Additionally, to be eligible for the full exclusion, you typically must have owned your primary residence for at least two of the five years before the sale. However, even if you have to sell your home in less than two years after you purchased it, you may still be able to avoid paying significant taxes. The law “allows a reduced maximum exclusion if the sale occurred because of a change in your place of employment, health reasons or ‘unforeseen circumstances.’” “Unforeseen circumstances” aren’t defined in the revised law, but the Treasury Department has since given numerous examples, including legal separation, multiple births from the same pregnancy and change of jobs for your or your spouse that results in a loss of pay and inability to pay housing costs and living expenses.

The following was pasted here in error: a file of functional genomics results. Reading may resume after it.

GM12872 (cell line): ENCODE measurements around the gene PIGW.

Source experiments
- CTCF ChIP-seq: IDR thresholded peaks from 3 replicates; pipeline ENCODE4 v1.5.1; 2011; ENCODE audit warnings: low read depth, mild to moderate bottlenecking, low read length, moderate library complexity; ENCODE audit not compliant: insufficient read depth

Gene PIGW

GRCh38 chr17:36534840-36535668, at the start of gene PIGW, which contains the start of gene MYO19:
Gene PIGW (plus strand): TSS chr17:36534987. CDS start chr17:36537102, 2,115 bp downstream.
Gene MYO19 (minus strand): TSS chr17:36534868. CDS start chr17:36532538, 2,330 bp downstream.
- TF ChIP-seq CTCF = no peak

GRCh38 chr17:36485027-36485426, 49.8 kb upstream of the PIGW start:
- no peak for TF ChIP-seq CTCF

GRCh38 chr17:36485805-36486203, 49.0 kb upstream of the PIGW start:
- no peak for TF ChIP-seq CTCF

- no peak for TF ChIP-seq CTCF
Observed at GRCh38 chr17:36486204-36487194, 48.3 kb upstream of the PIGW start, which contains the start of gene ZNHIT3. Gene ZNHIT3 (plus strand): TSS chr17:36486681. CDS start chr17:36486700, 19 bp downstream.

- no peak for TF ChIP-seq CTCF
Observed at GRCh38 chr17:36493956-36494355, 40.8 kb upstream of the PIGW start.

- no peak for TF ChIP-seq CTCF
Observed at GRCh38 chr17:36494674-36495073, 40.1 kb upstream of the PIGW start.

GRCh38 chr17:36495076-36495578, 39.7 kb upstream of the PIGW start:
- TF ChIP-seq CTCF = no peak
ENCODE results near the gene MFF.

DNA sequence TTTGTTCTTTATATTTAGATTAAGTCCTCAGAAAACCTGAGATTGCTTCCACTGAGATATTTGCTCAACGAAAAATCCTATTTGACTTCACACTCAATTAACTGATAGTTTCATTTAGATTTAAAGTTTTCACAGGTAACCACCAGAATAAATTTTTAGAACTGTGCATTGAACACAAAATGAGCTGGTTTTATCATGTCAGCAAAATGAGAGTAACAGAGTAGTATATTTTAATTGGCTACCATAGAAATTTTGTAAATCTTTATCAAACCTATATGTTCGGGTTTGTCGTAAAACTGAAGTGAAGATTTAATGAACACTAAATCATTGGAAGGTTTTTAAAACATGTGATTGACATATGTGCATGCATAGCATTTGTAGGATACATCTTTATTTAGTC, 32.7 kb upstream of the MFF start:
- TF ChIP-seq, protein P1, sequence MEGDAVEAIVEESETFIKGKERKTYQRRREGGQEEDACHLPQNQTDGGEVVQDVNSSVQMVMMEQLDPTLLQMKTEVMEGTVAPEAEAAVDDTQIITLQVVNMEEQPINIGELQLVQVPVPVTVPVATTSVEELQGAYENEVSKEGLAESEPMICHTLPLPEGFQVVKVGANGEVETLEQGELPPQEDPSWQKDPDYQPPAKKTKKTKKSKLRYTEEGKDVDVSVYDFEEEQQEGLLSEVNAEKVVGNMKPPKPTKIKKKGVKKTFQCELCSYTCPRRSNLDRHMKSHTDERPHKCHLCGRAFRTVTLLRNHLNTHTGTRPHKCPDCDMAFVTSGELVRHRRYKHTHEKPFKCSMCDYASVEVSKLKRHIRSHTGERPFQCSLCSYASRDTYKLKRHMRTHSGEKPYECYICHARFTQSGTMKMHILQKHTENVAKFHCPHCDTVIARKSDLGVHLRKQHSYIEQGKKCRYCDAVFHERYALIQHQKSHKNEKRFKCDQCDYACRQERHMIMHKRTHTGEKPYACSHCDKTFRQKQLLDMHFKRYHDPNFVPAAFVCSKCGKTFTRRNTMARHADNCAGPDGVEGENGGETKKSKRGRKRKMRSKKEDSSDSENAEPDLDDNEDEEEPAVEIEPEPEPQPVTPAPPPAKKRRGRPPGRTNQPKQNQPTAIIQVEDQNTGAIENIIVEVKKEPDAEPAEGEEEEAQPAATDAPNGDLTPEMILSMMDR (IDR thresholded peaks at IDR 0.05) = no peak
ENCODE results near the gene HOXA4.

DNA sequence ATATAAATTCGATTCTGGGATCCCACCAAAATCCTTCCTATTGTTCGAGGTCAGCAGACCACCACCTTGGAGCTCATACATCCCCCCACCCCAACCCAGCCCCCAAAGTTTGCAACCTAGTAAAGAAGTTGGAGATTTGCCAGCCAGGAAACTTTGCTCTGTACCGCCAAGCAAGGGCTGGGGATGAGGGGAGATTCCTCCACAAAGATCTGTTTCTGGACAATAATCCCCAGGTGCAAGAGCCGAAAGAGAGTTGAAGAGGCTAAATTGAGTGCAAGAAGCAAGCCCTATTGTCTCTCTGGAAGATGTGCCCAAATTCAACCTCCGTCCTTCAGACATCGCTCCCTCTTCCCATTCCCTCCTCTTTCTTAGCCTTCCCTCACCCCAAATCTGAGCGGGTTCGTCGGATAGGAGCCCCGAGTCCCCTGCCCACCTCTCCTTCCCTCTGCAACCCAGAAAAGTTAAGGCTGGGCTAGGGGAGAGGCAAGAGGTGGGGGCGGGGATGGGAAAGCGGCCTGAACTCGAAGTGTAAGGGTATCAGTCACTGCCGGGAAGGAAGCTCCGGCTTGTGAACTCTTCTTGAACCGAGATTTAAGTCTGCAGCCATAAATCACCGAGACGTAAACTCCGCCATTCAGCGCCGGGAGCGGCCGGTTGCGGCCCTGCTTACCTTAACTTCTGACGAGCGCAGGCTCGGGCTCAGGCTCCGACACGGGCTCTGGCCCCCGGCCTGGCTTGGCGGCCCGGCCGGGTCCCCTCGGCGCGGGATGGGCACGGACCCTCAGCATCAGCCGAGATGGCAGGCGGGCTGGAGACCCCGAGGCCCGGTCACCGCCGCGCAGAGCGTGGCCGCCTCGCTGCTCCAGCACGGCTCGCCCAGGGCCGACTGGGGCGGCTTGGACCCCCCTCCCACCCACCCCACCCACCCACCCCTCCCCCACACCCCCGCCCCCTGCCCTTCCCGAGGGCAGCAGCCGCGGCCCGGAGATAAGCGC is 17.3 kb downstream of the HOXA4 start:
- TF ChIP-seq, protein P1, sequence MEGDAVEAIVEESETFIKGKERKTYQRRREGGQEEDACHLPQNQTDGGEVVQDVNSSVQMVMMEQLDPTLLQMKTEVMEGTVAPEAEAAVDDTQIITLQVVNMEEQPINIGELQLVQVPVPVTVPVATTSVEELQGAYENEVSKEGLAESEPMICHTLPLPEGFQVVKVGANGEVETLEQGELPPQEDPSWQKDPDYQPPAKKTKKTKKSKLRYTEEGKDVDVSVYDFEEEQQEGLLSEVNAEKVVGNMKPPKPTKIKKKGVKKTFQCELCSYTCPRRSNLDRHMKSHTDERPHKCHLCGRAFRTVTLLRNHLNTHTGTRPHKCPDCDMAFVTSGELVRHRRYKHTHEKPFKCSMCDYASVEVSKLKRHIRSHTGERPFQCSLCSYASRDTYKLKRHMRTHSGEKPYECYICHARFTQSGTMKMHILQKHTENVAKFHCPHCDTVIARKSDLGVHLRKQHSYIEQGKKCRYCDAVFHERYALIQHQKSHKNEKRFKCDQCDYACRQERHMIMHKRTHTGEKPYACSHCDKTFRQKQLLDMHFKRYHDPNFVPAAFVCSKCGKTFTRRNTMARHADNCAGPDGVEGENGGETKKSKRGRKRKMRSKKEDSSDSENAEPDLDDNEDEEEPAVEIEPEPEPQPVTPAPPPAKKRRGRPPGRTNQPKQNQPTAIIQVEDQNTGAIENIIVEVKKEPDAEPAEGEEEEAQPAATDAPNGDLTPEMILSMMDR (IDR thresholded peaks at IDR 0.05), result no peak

Also, these exclusion amounts are not indexed for inflation. When calculating your cost basis, you also need to be sure to include additions and other home improvements, such as new heating systems, renovated bathrooms, etc. This full exclusion is not a once-in-a-lifetime offer: you can take advantage of it every two years. It is also important to remember that this exclusion only applies to your primary residence, not vacation homes or second homes.

What happens if your profit from the sale is greater than the exclusion? If you make a profit of more than the exclusion, you would not owe capital-gains tax on $500,000 of your gain (if the sale is of your primary residence, and you are married and filing jointly), but you would have to include the remaining gain in your taxable income.